Architecture on Experience 17
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    By Senior Manager – Cost & Controls Eugene Chang


    Peter Zumthor's architecture is about experience.


    "To me, buildings can have a beautiful silence that I associate with attributes such as composure, self-evidence, durability, presence, and integrity, and with warmth and sensuousness as well; a building that is being itself, being a building, not representing anything, just being. The sense that I try to instil into materials is beyond all rules of composition, and their tangibility, smell, and acoustic qualities are merely elements of the language we are obliged to use. Sense emerges when I succeed in bringing out the specific meanings of certain materials in my buildings, meanings that can only be perceived in just this way in this one building." Peter Zumthor.


    The renowned Swiss architect, the winner of the 2009 Pritzker Prize and the 2013 RIBA Royal Gold Medal, has operated from a wooden barn studio in the small village of Haldenstein in the Swiss Alps since 1979. Despite his international fame, he chooses projects carefully and has "only" built fewer than 20 projects. The media portray him as a mysterious man from the remoted Swiss mountainside. Yet, this does not stop his projects becoming one of the most "sort-after" among professionals and lovers of architecture. His works are not about the so called "architecture style" or bounded by the latest trends of the profession. "I'm not mainly interested in what buildings mean as symbols or vehicles for ideas" Zumthor said. His architecture is about the "experience of a building, not the theory behind it"; his projects often possessed a deeper sense of sensibility and poetic quality.


    Born near Basel at 1943 to a large Catholic family of a cabinet-maker, Zumthor apprenticed as a carpenter when he was 15. In this early formative years, he learned from his father how to work with his hands, and "how to be exacting and uncompromising". In 1963, he studied at the Kunstgewerbechule , an arts and crafts school modeled after the Bauhaus, where he learned "all the basics of design, the craftsmanship of drawing and looking, of mixing colors, white space and negative space – form, line and surface". In 1966, he moved to New York City to study industrial design at the Pratt Institute. When he returned to Switzerland 2 years later, he chose to work in conservation and restoration for the Department for the Preservation of Monuments of the canton of Graubünden. The influence of his training in furniture and industrial design, and his deep understanding of buildability and material from his time in historic restoration, were evidenced in his own works – the ability to create sensory and experiential architecture through attention to detail, treatment of spatial quality and the use of rustic materials.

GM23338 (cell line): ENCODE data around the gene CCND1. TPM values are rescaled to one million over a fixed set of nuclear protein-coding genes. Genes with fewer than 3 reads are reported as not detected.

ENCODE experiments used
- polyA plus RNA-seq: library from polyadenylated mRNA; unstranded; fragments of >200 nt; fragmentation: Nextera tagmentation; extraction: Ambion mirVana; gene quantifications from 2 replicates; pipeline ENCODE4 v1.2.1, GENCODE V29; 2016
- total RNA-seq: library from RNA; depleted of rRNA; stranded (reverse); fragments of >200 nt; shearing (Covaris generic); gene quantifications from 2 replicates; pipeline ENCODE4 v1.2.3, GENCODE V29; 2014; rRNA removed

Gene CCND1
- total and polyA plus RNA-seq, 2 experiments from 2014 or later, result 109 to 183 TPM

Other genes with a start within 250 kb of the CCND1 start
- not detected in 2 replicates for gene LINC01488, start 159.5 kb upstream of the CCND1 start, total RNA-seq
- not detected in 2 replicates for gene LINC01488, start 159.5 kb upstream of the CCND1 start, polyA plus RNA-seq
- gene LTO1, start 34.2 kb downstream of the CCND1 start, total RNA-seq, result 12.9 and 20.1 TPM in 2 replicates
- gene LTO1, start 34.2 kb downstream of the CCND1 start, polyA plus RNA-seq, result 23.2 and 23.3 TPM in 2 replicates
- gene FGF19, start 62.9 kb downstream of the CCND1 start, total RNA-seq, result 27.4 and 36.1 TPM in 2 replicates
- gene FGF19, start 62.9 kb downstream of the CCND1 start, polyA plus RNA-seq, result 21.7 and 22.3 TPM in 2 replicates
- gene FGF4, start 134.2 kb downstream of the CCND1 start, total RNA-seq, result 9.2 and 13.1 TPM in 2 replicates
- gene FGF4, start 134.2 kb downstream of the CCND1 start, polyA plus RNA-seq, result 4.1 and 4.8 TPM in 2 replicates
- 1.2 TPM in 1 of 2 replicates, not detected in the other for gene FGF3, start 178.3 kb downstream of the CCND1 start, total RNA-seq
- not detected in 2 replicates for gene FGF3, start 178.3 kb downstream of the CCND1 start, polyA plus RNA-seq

From Zumthor's writing on his aunt's house, it says, "Sometimes I can almost feel a particular door handle in my hand, a piece of metal shaped like the back of a spoon. That door handle still seems to me like a special sign of entry into a world of different moods and smells. I remember the sound of the gravel under my feet, the soft gleam of the waxed oak staircase, I can hear the heavy front door closing behind me… Memories like these contain the deepest architectural experience that I know. They are the reservoirs of the architectural atmosphere and images that I explore in my work as an architect."


    Zumthor's best known work is the Therme Vals in Switzerland not far from his studio (many of his works are within one-hour driving radius from his office). Built into the mountainside, the spa was composed by a series of "cave-like" baths, almost like a maze, with bespoke heavy wall cladded with fine cut greenish striated stone slabs, each positioned to the Swiss Alps in a way that is at once monumental and deferential. The baths, all positioned carefully with different sizes and different levels, requires visitors to explore and experience, often resulting in surprise. In Zumthor's words, it is the "longing of spaces to be discovered". The projects has attracted over 40,000 visitors annual since it's opening in 1996, and helped rescue the once bankrupt hotel (the Vals was an addition to the hotel complex).


    In recent years, Peter Zumthor has taken more international projects, most notably the Los Angeles County Museum of Art (LACMA) extension in California, USA. Just like most of his other projects, the design process is expected to take some time. The USD600 million and 37,000m2 museum project was first revealed in 2013 with completion tentatively scheduled in 2023.

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